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TI7 Short Film Contest winner MaxOfS2D: ‘Dota 2’s universe is really magical and inviting’

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We talked with hat-trick winner and Workshop contributor Maxime “MaxOfS2D” Lebled about working in Dota 2, state of the Workshop and his aspirations.

A capture from the Dota 2 Short Film Entry, “What does a hero truly fear?”
MaxOfS2D/YouTube

In and out of the battlefields of Dota 2 are spectacular garments and hints of lore to tickle any bookworm into a good mood. While Valve does some of the work of bringing this to life, they leave much of it in the hands of their Workshop creators, who work night and day to bring third-party goodies into the game. As an expansion of this, the Short Film Contest gave creators of all media a chance to bring Dota 2 to life in new and exciting ways.

Embracing all of these opportunities is Maxime “MaxOfS2D” Lebled, a Workshop artist and animator who directed not only this year’s Short Film Contest winner, but every iteration of it since its introduction in in 2015. His winning film “What does a hero truly fear?” tells a short but entertaining film that uses Bane’s Nightmare ability to speculate the deepest fears of a few of Dota 2’s most famous characters.

His contributions in animation and Dota 2 goes beyond his films, though, as he’s contributed a number of Workshop items, primarily as a rigger, or one who choreographs animation. Among countless other items that’s seen assistance from the item-crafting veteran, the creator’s touch can be seen in the famous Faceless Rex courier and the “Mothbinder” item for Death Prophet, for which he contributed the Exorcism animations.

We sat down with Lebled at TI7 after his victory to talk more about his time and work in Dota 2 animation.

The Flying Courier: Firstly, congrats on winning again! Initial feelings – how are you feeling about that, a day later?

Max “MaxOfS2D” Lebled: Still flabbergasted, I guess. In a way, I’m more happy that I managed to pull a hat trick by winning this year, if that makes sense. It’s a pretty good achievement and… it’s a bit hard to put in words, you know? It’s a big feeling, you try to assign words to…

TFC: The competition was really strong this year.

ML: Oh, it was really stiff. I really feel that Valve should have made it top five instead of top three. But at least they put it – like at the last minute they set it to do 15 finalists instead of 10, which was really great. And the fact that they listened to my suggestion to make it 90 seconds instead of 60 not only helped me but everybody to raise the level of competition. 60 seconds is a creative barrier to entry, because you have to figure out how to make a movie in 60 seconds and lots of people don’t figure out how to make a movie if they get started and then realize, “Oh shit, I don’t have enough time to do what I want to do.” Then they just end it abruptly.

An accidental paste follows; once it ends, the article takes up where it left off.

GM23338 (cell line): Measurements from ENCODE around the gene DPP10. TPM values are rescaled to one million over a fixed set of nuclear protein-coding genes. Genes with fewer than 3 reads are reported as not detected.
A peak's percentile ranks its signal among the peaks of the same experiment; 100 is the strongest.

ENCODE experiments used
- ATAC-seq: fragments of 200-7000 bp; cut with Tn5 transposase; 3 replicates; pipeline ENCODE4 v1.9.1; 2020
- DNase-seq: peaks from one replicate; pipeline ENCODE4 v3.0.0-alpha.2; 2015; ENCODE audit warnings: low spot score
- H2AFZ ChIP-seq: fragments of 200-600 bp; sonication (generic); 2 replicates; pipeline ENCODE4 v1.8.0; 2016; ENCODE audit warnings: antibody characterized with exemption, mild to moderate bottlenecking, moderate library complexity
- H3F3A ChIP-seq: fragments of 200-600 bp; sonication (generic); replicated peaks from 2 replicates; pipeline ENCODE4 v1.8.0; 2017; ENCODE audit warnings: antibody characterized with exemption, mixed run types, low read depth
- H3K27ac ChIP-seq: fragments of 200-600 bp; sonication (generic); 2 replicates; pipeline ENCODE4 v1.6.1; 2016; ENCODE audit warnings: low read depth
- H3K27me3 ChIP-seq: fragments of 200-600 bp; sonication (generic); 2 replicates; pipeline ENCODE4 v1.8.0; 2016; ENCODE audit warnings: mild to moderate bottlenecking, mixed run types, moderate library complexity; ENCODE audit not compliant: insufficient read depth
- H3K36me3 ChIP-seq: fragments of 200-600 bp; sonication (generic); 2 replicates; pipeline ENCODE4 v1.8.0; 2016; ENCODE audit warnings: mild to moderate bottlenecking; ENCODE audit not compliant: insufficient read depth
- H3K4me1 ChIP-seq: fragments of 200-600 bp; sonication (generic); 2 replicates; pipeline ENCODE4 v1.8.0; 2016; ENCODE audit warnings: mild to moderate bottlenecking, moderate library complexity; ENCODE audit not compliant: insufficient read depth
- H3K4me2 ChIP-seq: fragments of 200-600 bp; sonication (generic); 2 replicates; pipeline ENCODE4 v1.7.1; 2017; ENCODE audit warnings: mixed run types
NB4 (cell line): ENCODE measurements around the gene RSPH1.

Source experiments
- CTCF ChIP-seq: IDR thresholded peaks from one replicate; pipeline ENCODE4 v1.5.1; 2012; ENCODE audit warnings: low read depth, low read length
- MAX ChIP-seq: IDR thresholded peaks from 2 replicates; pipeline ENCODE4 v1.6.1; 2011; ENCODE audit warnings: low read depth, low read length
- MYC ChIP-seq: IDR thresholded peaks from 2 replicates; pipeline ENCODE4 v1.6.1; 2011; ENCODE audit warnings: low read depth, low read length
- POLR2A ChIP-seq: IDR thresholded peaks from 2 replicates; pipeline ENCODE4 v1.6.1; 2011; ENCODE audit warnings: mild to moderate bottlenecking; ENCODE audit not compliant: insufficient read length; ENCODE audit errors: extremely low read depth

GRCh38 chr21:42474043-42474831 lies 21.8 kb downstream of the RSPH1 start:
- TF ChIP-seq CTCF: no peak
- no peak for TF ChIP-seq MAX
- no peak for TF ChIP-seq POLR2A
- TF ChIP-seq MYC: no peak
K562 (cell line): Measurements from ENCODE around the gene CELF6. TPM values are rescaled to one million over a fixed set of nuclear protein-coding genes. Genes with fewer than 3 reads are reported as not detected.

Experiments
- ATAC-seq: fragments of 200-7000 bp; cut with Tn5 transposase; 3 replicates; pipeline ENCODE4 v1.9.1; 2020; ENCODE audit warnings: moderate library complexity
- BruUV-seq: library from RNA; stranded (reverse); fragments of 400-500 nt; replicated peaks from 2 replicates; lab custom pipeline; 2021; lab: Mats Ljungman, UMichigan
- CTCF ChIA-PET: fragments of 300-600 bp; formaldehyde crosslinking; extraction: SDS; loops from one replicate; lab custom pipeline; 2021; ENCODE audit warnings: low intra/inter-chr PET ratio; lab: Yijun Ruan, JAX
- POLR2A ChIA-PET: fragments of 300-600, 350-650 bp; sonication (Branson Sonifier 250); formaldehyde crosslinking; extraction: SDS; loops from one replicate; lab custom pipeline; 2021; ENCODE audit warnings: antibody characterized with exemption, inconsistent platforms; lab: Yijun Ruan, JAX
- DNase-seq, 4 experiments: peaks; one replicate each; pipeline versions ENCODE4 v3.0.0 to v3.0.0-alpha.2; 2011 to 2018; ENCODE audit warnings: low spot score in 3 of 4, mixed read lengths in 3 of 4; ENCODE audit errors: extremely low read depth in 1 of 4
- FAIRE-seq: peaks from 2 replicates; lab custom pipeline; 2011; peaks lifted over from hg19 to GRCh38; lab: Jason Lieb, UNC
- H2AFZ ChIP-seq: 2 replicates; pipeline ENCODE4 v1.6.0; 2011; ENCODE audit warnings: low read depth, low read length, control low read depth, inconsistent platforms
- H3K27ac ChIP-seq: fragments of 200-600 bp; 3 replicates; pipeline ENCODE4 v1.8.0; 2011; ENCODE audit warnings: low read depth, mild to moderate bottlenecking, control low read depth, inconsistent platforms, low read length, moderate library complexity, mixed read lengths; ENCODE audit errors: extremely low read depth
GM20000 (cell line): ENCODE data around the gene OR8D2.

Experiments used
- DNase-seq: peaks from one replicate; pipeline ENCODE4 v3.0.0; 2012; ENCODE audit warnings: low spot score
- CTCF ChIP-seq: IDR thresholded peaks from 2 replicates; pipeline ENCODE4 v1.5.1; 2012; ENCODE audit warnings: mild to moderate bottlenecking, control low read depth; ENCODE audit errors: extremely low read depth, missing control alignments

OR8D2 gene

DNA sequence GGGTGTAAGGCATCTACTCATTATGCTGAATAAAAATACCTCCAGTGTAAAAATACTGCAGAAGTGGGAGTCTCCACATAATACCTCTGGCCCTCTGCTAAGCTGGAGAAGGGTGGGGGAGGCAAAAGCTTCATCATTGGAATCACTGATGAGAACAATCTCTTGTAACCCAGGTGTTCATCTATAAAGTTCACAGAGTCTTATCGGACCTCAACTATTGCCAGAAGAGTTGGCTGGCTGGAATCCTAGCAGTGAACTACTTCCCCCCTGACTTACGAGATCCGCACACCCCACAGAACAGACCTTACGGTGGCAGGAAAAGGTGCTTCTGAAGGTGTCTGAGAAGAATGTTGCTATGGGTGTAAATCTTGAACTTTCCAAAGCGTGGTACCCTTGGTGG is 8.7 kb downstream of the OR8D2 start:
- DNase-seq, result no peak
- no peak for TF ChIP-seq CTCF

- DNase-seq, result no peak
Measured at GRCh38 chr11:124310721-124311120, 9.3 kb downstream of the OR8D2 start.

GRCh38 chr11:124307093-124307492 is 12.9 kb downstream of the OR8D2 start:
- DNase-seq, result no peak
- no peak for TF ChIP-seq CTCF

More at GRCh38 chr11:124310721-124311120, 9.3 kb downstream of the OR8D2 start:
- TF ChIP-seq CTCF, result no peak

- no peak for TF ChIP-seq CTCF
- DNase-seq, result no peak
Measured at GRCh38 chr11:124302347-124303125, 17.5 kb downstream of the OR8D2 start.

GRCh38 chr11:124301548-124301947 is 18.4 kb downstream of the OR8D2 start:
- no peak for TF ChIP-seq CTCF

Since there’s none of that this year, it’s easier for people to not have to worry about that aspect and focus on making what they’re best at doing.

TFC: Your background in animation work – where did you really start what you’re doing now?

ML: I remember I started in late 2010 when I was still in high school. I started using 3DS Max – I had friends that were making a Half-Life 2 multiplayer mod, which was about Care Bears shooting each other. They were like “Hey, Max, do you know anything about view models” – that’s the term for first-person weapons – and I was like “you know what, I’ll just mess around.” I like to mess around, learning new skills by messing around until I knew how the software works.

I had no idea what I was doing for six months. At the same time, I also had a really big interest in what people used to call “machinima.” You know, making movies and video games with prebuilt assets. Like what we’re doing, in a ways, today – a very old version of that. Back then we had Source SDK and Faceposer tool, which was the tool that Valve used to choreograph all the scripted sequences in Half Life 2 and so on. And I was making movies with that, but you know – you’re restricted to the animation of Half Life 2.

So eventually I was like, “you know what, I want to make my own animations.” I came back to animation and I tried way harder to figure that stuff out that time around. Eventually, I was hired by Garry Newman and I worked on Garry’s Mod and Rust while it was still in Alpha. After two years, I quit and I started doing Dota 2 Workshop stuff and indie game contracts. Since then it’s mostly been Dota 2 stuff.

Loading screen for Faceless Rex courier, for which MaxOfS2D was an animator.

TFC: Is that where you make most of your livelihood?

ML: It has been, but it’s not going to be anymore thanks to Valve’s not very good decisions about the workshop.

TFC: I was gonna ask if you wanted to talk about that, actually. What do you feel is the state of the workshop right now?

ML: Over the past year, it’s been pretty bad. The money that’s been coming in for artists haven’t been enough to support it. Even if the money was good enough, there’s just been three opportunities over the year: TI6 and the two majors.